Less than three minutes after Mathias Jorgensen’s stunning opening goal, Croatia’s Mario Mandzukic snatched up a strange bounce in the middle of the box of a Denmark defender and deposited it into the left side for his first goal of the World Cup. The goalkeeper, Kasper Schmeichel, couldn’t even move as he watched it sail past to tie this game in a wild first few minutes.
In the first minute, Denmark made its bid for one of the wildest goals so far in this preposterous, surprising, unpredictable World Cup. The Danes had a long throw-in at the top of the box and Mathias Jørgensen emerged from a scrum with it. He drove down the left side and got off a left-footed shot that hit the left hand of diving Croatian keeper Danijel Subasic and sputtered into the net.
On Sunday in Nizhny Novgorod, Croatia enters as probably the World Cup’s hottest team — one of three squads to win all their games and the darling of the tournament. This is the furthest Croatia has advanced since 1998, when it made a miraculous run to the semifinals.
“We know the team from 1998 was great, they were all our idols, and they showed the way for each Croatian team afterwards,” said Croatian midfielder Ivan Rakitic. “But we need to forget about that and write our own story at this tournament. God willing we can achieve the same result, or maybe even more.”
Tasked with stopping the juggernaut is Denmark, which enters without a loss as well. However, the Danes fired nine shots on goal in group play, the second-lowest total. In the team’s previous match, Danish Coach Åge Hareide and his squad received lots of criticism for its slow, 0-0 draw with France.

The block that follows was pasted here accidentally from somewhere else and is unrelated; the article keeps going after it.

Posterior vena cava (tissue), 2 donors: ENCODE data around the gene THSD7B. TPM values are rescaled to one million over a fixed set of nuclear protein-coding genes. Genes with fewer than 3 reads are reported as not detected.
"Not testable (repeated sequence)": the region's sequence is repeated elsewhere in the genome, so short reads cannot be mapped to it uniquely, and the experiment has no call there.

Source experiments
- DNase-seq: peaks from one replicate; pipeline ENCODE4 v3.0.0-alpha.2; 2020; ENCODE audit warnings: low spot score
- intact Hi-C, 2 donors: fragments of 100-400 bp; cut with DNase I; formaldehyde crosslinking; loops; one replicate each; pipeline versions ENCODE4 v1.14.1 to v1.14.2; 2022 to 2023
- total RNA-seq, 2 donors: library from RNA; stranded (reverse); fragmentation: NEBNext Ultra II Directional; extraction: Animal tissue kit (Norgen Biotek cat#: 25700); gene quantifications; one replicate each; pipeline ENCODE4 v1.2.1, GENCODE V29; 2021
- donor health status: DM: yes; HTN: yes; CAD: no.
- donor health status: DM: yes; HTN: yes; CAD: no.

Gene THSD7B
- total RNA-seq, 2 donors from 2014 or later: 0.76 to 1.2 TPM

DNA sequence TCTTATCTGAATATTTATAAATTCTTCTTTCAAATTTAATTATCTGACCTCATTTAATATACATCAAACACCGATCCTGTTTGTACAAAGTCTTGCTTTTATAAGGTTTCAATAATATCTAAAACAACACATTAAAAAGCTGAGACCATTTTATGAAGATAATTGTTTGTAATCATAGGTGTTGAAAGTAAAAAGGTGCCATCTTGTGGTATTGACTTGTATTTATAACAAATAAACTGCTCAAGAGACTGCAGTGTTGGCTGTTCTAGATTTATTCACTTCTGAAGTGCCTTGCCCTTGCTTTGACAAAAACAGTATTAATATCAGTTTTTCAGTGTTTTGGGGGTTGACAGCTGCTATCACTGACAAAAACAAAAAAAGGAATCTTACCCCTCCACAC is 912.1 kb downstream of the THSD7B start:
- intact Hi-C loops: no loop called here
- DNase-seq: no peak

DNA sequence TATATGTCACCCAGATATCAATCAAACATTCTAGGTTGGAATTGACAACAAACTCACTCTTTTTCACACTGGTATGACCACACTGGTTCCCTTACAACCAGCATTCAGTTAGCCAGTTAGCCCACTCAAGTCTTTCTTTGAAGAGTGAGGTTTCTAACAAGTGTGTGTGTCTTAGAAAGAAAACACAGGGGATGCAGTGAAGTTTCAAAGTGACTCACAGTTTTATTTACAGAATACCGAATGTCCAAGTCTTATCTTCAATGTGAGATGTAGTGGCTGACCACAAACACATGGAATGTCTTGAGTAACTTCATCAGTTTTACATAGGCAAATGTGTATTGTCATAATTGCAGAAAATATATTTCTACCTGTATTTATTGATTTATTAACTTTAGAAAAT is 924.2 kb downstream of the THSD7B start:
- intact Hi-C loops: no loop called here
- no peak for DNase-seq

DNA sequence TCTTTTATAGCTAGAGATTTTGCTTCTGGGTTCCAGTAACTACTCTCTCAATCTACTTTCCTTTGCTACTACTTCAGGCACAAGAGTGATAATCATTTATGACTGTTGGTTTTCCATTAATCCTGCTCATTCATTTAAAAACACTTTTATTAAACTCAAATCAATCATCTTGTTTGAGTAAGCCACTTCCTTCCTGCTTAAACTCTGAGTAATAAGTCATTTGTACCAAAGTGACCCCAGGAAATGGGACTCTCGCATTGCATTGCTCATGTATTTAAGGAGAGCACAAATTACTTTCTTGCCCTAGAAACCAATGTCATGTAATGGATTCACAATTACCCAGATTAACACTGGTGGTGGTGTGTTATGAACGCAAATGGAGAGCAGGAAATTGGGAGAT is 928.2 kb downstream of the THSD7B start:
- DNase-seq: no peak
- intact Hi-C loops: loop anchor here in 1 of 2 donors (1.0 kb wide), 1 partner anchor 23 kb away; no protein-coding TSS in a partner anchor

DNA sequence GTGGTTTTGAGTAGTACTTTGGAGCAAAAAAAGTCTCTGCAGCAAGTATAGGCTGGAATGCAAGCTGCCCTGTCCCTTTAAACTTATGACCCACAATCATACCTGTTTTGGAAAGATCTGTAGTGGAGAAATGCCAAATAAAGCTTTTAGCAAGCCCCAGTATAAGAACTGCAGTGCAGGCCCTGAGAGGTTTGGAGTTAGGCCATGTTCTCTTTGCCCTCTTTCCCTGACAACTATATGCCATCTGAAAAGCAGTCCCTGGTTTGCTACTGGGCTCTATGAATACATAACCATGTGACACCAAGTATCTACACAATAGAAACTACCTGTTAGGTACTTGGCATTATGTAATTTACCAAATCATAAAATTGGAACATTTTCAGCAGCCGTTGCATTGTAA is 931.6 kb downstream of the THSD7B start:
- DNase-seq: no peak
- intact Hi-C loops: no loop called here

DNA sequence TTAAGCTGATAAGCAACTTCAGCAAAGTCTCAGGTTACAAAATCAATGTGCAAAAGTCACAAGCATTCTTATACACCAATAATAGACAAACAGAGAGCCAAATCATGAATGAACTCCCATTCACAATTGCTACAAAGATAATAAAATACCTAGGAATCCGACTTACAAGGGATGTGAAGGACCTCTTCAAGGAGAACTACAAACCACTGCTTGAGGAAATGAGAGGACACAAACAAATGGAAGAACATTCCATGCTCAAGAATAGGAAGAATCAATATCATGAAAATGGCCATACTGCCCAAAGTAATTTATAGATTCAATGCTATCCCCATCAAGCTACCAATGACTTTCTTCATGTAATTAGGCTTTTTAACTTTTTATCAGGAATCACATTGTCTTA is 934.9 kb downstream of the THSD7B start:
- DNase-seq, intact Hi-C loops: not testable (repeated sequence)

“We know that we don’t seem like the most fearsome bunch to go up against,” said midfielder Thomas Delaney. “We’re not going to lose 5-0 by trying to play tiki-taka football. But people shouldn’t get used to seeing us play like we did against France. It’s seldom that we play like this, and the game against Croatia will be a very different spectacle.”
Denmark’s aggressive play may result in a goal, but even if it does and the Danes seize a lead, they cannot be lulled into a false sense of security. The Vatreni has scored six of its seven goals in the World Cup in the second half. Just think, its game against Argentina was scoreless at halftime before the 3-0 drubbing commenced.
“There is always tension,” Hareide said. “Most of our players have not played the World Cup before. But this game will be different.
When: Sunday, 2 p.m. Eastern.
How to watch on TV: Fox.
How to stream online: Fox Sports, the Fox Soccer Match Pass apps and FoxSportsGo.com.
How to watch in Spanish: Telemundo.
How to watch in Canada: Bell Media’s TSN and CTV networks, the TSN GO app and TSN.ca/live.
The winner will face the Spain-Russia winner July 7 at 2 p.m. in Fisht Olympic Stadium in Sochi.
Croatia (3-0-0, Group D, first place)
- Previous results: Defeated Nigeria, 2-0. Defeated Argentina, 3-0. Defeated Iceland, 2-1.
- Best World Cup finish: Semifinals, 1998.
- Notable: Croatia’s current three-game winning streak is the nation’s longest in international play.
- FIFA world ranking: 20. ELO world ranking: 7.
Denmark (1-0-2, Group C, second place)
- Previous results: Defeated Peru, 1-0. Drew Australia, 1-1. Drew France, 0-0.
- Best World Cup finish: Quarterfinals, 1998.
- Notable: The Danes enter this matchup on a 16-game unbeaten streak.
- FIFA world ranking: 12. ELO world ranking: 15.
Players to watch
There are eight Croatians one yellow card away from a one-match suspension, so controlling their outrage will be crucial, especially because stars including Ivan Rakitic, Marcelo Brozovic and Mario Mandzukic are all at risk. The man to watch is Rakitic, who has been Croatia’s go-to player when opponents hone in on world-class midfielder Luka Modric.
The class of the Danes is Christian Eriksen. The midfielder and Tottenham star can score and distribute, evidenced by his goal and assist in group play. He might get matched up on Modric in this game, which would feature two of the world’s best squaring off, and even Hareide seemed excited for the possibility. Of Eriksen’s play so far in this World Cup, he said, “He has the capacity to do more.”